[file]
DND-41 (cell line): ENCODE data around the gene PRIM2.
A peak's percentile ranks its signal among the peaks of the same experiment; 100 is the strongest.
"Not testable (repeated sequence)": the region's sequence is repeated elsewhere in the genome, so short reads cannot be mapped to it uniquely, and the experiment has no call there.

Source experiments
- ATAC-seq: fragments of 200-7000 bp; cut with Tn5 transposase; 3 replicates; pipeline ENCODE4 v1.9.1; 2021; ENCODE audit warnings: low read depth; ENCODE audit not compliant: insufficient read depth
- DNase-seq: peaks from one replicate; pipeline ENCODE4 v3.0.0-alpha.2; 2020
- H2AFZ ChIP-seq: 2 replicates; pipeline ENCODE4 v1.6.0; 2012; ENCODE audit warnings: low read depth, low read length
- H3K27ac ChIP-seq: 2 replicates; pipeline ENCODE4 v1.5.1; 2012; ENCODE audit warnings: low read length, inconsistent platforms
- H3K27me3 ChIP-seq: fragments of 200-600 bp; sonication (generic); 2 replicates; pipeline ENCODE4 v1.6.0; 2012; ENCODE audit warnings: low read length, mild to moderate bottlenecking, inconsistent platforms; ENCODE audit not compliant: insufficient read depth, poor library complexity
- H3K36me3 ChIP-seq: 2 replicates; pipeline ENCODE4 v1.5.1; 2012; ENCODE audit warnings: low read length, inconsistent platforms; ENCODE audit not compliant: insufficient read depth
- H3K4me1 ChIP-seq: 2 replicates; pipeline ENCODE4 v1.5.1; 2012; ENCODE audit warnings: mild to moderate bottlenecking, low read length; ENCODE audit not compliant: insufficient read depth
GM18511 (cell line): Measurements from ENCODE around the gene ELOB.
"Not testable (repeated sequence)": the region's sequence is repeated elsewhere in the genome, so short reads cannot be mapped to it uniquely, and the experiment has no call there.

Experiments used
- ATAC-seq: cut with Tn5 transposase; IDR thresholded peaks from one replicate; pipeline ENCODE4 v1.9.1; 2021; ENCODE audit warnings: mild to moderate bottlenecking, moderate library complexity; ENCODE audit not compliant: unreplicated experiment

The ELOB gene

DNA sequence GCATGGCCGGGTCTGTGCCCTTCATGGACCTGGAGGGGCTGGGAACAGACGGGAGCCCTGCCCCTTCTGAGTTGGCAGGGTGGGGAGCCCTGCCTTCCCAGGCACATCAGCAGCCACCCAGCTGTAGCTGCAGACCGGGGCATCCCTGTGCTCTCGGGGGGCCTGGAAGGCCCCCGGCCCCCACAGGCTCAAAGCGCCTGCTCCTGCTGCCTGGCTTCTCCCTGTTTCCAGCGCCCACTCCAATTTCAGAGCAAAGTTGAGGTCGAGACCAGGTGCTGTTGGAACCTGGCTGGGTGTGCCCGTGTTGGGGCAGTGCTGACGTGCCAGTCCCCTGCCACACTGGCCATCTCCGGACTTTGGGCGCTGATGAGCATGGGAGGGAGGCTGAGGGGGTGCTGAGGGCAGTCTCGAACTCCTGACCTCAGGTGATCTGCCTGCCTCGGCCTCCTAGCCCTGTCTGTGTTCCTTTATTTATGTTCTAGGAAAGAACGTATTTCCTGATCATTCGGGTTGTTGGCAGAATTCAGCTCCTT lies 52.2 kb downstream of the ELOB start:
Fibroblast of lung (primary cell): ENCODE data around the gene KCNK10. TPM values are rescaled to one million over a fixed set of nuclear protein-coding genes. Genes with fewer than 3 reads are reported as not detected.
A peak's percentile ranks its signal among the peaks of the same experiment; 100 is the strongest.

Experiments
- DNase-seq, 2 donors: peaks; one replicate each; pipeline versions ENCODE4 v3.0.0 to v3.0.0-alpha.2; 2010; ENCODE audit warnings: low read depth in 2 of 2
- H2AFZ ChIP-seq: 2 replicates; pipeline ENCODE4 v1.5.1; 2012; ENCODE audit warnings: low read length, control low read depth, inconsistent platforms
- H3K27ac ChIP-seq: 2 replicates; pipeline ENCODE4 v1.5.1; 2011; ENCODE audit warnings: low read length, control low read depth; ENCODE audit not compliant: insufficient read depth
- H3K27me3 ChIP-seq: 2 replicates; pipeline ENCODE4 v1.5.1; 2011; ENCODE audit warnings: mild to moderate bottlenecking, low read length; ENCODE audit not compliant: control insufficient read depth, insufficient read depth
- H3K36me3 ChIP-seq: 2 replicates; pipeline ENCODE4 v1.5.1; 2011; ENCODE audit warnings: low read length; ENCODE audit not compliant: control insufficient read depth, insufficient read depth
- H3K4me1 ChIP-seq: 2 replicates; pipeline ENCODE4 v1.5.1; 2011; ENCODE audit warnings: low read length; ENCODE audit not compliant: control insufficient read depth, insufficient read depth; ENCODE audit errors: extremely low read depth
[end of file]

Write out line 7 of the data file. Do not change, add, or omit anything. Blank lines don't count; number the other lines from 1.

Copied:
- H2AFZ ChIP-seq: 2 replicates; pipeline ENCODE4 v1.6.0; 2012; ENCODE audit warnings: low read depth, low read length